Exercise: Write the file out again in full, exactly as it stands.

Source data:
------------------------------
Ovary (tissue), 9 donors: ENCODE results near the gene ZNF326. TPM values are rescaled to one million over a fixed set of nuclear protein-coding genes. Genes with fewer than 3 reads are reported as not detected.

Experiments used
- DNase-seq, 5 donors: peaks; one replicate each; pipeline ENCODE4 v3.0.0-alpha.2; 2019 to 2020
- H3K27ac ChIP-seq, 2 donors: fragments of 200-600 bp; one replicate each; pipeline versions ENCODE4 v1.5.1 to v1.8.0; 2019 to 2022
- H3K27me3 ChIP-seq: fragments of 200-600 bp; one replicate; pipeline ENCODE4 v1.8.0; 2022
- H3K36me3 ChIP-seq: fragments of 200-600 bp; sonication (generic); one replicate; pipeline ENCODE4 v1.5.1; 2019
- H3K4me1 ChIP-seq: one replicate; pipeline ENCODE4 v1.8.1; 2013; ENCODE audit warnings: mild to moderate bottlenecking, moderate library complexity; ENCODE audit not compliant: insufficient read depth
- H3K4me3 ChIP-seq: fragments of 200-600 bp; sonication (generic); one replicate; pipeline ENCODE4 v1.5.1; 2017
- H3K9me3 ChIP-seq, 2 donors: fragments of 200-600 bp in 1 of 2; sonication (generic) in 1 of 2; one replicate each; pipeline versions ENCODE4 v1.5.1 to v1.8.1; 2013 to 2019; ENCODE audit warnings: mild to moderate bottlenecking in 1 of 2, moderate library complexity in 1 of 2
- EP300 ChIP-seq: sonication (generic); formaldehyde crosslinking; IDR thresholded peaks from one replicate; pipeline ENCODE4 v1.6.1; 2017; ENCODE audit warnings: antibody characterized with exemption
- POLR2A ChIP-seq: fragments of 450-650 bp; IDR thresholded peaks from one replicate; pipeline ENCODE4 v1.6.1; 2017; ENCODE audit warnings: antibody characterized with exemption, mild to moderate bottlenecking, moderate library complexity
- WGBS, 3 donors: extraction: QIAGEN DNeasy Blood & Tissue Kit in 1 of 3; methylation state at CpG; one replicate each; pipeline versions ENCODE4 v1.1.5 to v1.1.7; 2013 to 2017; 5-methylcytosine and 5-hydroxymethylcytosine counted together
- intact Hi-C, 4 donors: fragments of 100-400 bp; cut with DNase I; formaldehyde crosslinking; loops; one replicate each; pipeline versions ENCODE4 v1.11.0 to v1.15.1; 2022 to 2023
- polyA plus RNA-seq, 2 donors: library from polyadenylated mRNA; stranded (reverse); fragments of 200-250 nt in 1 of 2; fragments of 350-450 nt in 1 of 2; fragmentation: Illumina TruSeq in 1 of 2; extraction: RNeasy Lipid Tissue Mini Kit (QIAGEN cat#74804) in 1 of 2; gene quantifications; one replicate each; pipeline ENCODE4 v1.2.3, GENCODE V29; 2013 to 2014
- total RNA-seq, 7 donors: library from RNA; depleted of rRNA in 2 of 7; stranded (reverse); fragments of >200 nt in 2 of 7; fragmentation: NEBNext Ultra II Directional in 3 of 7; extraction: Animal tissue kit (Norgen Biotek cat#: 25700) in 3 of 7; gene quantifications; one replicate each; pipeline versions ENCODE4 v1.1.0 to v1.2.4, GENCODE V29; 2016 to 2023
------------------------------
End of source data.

Ovary (tissue), 9 donors: ENCODE results near the gene ZNF326. TPM values are rescaled to one million over a fixed set of nuclear protein-coding genes. Genes with fewer than 3 reads are reported as not detected.

Experiments used
- DNase-seq, 5 donors: peaks; one replicate each; pipeline ENCODE4 v3.0.0-alpha.2; 2019 to 2020
- H3K27ac ChIP-seq, 2 donors: fragments of 200-600 bp; one replicate each; pipeline versions ENCODE4 v1.5.1 to v1.8.0; 2019 to 2022
- H3K27me3 ChIP-seq: fragments of 200-600 bp; one replicate; pipeline ENCODE4 v1.8.0; 2022
- H3K36me3 ChIP-seq: fragments of 200-600 bp; sonication (generic); one replicate; pipeline ENCODE4 v1.5.1; 2019
- H3K4me1 ChIP-seq: one replicate; pipeline ENCODE4 v1.8.1; 2013; ENCODE audit warnings: mild to moderate bottlenecking, moderate library complexity; ENCODE audit not compliant: insufficient read depth
- H3K4me3 ChIP-seq: fragments of 200-600 bp; sonication (generic); one replicate; pipeline ENCODE4 v1.5.1; 2017
- H3K9me3 ChIP-seq, 2 donors: fragments of 200-600 bp in 1 of 2; sonication (generic) in 1 of 2; one replicate each; pipeline versions ENCODE4 v1.5.1 to v1.8.1; 2013 to 2019; ENCODE audit warnings: mild to moderate bottlenecking in 1 of 2, moderate library complexity in 1 of 2
- EP300 ChIP-seq: sonication (generic); formaldehyde crosslinking; IDR thresholded peaks from one replicate; pipeline ENCODE4 v1.6.1; 2017; ENCODE audit warnings: antibody characterized with exemption
- POLR2A ChIP-seq: fragments of 450-650 bp; IDR thresholded peaks from one replicate; pipeline ENCODE4 v1.6.1; 2017; ENCODE audit warnings: antibody characterized with exemption, mild to moderate bottlenecking, moderate library complexity
- WGBS, 3 donors: extraction: QIAGEN DNeasy Blood & Tissue Kit in 1 of 3; methylation state at CpG; one replicate each; pipeline versions ENCODE4 v1.1.5 to v1.1.7; 2013 to 2017; 5-methylcytosine and 5-hydroxymethylcytosine counted together
- intact Hi-C, 4 donors: fragments of 100-400 bp; cut with DNase I; formaldehyde crosslinking; loops; one replicate each; pipeline versions ENCODE4 v1.11.0 to v1.15.1; 2022 to 2023
- polyA plus RNA-seq, 2 donors: library from polyadenylated mRNA; stranded (reverse); fragments of 200-250 nt in 1 of 2; fragments of 350-450 nt in 1 of 2; fragmentation: Illumina TruSeq in 1 of 2; extraction: RNeasy Lipid Tissue Mini Kit (QIAGEN cat#74804) in 1 of 2; gene quantifications; one replicate each; pipeline ENCODE4 v1.2.3, GENCODE V29; 2013 to 2014
- total RNA-seq, 7 donors: library from RNA; depleted of rRNA in 2 of 7; stranded (reverse); fragments of >200 nt in 2 of 7; fragmentation: NEBNext Ultra II Directional in 3 of 7; extraction: Animal tissue kit (Norgen Biotek cat#: 25700) in 3 of 7; gene quantifications; one replicate each; pipeline versions ENCODE4 v1.1.0 to v1.2.4, GENCODE V29; 2016 to 2023